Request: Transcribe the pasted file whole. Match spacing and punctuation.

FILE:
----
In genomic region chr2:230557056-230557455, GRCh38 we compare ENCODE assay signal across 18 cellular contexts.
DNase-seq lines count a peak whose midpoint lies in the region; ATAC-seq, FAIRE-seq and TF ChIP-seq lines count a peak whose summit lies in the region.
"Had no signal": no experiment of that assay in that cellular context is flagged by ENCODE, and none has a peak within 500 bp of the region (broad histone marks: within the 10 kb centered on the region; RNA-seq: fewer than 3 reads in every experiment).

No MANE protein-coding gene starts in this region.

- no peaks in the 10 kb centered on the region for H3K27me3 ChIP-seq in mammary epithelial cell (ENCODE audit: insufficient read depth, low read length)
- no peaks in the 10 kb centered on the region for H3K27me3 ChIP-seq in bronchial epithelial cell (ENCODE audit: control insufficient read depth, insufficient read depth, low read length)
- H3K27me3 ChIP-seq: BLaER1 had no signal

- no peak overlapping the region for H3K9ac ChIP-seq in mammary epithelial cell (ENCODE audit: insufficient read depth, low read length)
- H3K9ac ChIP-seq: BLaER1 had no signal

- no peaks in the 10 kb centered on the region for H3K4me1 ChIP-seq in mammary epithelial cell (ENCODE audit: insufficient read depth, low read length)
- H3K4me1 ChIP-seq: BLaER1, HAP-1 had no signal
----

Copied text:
In genomic region chr2:230557056-230557455, GRCh38 we compare ENCODE assay signal across 18 cellular contexts.
DNase-seq lines count a peak whose midpoint lies in the region; ATAC-seq, FAIRE-seq and TF ChIP-seq lines count a peak whose summit lies in the region.
"Had no signal": no experiment of that assay in that cellular context is flagged by ENCODE, and none has a peak within 500 bp of the region (broad histone marks: within the 10 kb centered on the region; RNA-seq: fewer than 3 reads in every experiment).

No MANE protein-coding gene starts in this region.

- no peaks in the 10 kb centered on the region for H3K27me3 ChIP-seq in mammary epithelial cell (ENCODE audit: insufficient read depth, low read length)
- no peaks in the 10 kb centered on the region for H3K27me3 ChIP-seq in bronchial epithelial cell (ENCODE audit: control insufficient read depth, insufficient read depth, low read length)
- H3K27me3 ChIP-seq: BLaER1 had no signal

- no peak overlapping the region for H3K9ac ChIP-seq in mammary epithelial cell (ENCODE audit: insufficient read depth, low read length)
- H3K9ac ChIP-seq: BLaER1 had no signal

- no peaks in the 10 kb centered on the region for H3K4me1 ChIP-seq in mammary epithelial cell (ENCODE audit: insufficient read depth, low read length)
- H3K4me1 ChIP-seq: BLaER1, HAP-1 had no signal